Lawsuit Seeks Talc Cancer Warnings For Gold Bond, Johnson’s Baby Powder and Other Products Sold in California

According to a “Prop 65” lawsuit filed in California, retailers and manufacturers of various talcum powder products should be required to add warnings about the cancer risk from talc before selling Gold Bond, Johnson’s Baby Powder, Shower-to-Shower or other similar products in the state.

Jan Graham filed the complaint (PDF) in Los Angeles County Superior Court in California on January 29, calling for talcum powder to be added to the state’s Proposition 65 list, which requires businesses to provide warnings to residents of the state about significant exposures to chemicals that may cause cancer, birth defects or other harm.

The lawsuit names Bausch Health, CVS, Dolgen, Johnson & Johnson, Sanofi, Chattem, Target, Walgreen, Walmart, Davion, Garcoa, Personal Care Products, LLC, Stone Arch Capital, LLC, Premier Brands of America and Thorton Industries as defendants, claiming that they sell a number of talc-based products that pose an existing health crisis due to cancer-causing agents and reproductive toxins.

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Talcum Powder Lawsuits

Talcum powder or talc powder may cause women to develop ovarian cancer.

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“The named Defendants have willfully violated Proposition 65 by manufacturing, distributing, and selling products with excess levels of dangerous chemicals,” the lawsuit states. “Defendants have for decades manufactured, distributed, or sold talcum powder products that contain multiple chemicals at levels known to cause cancer or reproductive toxicity.”

Those chemicals include arsenic, chromium, as well as lead and lead compounds, which are already on the Prop 65 list. According to the lawsuit, the manufacturers and distributors of these products know, or should have known, that they contain these chemicals, but have not complied with Prop 65 by including the proper warning labels.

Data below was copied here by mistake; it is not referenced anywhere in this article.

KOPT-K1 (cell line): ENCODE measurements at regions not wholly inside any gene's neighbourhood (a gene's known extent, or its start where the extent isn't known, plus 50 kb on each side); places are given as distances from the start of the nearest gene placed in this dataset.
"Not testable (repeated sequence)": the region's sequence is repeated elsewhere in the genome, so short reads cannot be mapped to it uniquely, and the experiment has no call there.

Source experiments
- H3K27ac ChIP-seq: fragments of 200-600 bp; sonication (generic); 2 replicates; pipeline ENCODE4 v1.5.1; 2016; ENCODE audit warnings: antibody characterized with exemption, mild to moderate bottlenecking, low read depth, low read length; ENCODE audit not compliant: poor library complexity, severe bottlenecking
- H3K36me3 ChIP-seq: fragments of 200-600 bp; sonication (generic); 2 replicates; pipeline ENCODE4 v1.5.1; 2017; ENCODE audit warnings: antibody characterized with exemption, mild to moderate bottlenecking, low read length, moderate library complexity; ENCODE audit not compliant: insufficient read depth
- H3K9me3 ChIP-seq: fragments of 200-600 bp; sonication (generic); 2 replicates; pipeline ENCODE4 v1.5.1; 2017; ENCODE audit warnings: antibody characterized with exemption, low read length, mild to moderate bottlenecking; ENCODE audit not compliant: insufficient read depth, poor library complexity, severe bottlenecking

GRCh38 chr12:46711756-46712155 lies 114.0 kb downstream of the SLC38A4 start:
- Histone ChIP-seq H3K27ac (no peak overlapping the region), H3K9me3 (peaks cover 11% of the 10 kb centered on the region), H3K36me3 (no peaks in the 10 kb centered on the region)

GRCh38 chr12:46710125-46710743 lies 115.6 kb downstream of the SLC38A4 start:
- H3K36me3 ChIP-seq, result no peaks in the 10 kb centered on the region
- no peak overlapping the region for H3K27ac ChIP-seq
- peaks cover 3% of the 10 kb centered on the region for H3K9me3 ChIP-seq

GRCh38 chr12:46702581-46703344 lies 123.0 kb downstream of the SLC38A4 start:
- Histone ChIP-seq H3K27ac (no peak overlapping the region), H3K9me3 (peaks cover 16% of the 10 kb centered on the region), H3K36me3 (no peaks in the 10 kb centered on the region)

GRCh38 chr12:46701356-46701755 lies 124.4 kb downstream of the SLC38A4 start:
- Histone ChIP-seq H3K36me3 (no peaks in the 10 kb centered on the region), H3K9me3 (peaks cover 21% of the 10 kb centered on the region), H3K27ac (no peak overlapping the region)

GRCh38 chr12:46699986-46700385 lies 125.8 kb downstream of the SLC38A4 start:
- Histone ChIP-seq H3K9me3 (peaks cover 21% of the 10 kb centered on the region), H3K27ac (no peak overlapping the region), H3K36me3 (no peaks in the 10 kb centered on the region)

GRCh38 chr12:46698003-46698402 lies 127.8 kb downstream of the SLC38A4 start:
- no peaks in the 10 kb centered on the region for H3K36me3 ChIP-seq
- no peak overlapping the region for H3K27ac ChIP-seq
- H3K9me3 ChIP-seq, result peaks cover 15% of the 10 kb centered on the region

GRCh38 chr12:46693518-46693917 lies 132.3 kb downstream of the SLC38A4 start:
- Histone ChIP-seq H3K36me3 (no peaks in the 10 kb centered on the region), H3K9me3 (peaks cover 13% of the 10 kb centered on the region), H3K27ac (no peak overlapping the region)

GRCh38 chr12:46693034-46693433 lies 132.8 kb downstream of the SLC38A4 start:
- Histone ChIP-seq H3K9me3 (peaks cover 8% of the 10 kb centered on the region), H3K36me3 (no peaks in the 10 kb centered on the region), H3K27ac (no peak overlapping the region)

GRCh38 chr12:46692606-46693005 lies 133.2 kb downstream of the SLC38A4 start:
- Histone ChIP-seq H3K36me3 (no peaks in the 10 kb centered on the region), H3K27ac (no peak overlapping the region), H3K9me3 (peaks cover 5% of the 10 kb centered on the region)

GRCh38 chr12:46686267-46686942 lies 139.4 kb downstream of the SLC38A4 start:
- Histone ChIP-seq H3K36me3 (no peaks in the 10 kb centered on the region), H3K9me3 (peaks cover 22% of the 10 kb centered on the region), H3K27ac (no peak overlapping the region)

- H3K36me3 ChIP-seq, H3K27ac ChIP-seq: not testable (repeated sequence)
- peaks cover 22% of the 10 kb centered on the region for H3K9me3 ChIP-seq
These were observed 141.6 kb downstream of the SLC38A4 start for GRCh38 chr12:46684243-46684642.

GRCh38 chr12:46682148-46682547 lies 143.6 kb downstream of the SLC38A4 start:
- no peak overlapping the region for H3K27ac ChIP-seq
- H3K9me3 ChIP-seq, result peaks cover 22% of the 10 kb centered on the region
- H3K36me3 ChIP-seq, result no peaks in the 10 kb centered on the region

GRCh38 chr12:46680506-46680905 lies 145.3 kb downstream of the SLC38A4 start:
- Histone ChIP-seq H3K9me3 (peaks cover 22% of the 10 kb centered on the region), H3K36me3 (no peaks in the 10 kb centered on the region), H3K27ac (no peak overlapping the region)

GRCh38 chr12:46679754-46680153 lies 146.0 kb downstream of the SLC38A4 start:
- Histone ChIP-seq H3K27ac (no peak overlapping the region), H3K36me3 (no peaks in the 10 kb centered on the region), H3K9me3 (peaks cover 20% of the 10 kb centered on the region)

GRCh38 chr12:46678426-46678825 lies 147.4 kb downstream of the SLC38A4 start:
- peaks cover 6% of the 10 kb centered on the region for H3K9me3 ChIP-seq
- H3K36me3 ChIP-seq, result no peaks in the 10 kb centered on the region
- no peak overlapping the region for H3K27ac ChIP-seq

Graham filed Notices of Violation with the defendants in early 2019. Since then, several of the defendants have begun making significant business changes as a result, the lawsuit notes.

For example, Bausch, which acquired Shower-to-Shower from Johnson & Johnson in 2012, announced in November 2019, about six months after receiving Graham’s notice, that it was changing the popular powdered cosmetic from a talcum powder base to corn starch. Dollar General has also indicated it is changing its own brand of Baby Powder from talcum powder to corn starch as well.

In addition, the talc lawsuit notes that Sanofi, Chattem, and Walmart admit Gold Bond contains chemicals on the Prop 65 list and have added a warning noting that some chemicals in the powder may cause cancer or birth defects.

Talcum Powder Cancer Lawsuits

The complaint comes as the talc manufacturer Johnson & Johnson faces more than 14,700 Baby Powder lawsuits and Shower-to-Shower lawsuits pending in the federal court system, each involving similar allegations that the manufacturer failed to warn about the link between talc powder and ovarian cancer.

Given common questions of fact and law raised in the complaints, the litigation has been centralized before U.S. District Judge Freda L. Wolfson in the District of New Jersey, for coordinated discovery and pretrial proceedings.

Following a series of hearings earlier this year, Judge Wolfson is currently weighing challenges filed by Johnson & Johnson over the admissibility of expert witness testimony linking talcum powder to ovarian cancer, determining whether the findings are sufficiently reliable under the federal standard. Some of those witnesses were involved in this latest study.

Johnson & Johnson has rested much of their legal defense on the hope that plaintiffs’ expert witnesses will be excluded under the federal standard, after a number of state court juries have previously hit the company with massive damage awards after being presented with the evidence at trial.

If the manufacturer is unable to disqualify plaintiffs expert witnesses in the federal court system, it is expected that Judge Wolfson will schedule a series of “bellwether” cases for early trial dates, to gauge how juries respond to certain evidence and testimony that is presented in the federal litigation.

While Johnson & Johnson has maintained that they intend to defend the claims at trial, there will be substantial pressure on the manufacturer to consider negotiating talcum powder cancer settlements for women diagnosed with ovarian cancer, or it could face massive liability from individual juries at trial in U.S. District Courts nationwide in the coming years.


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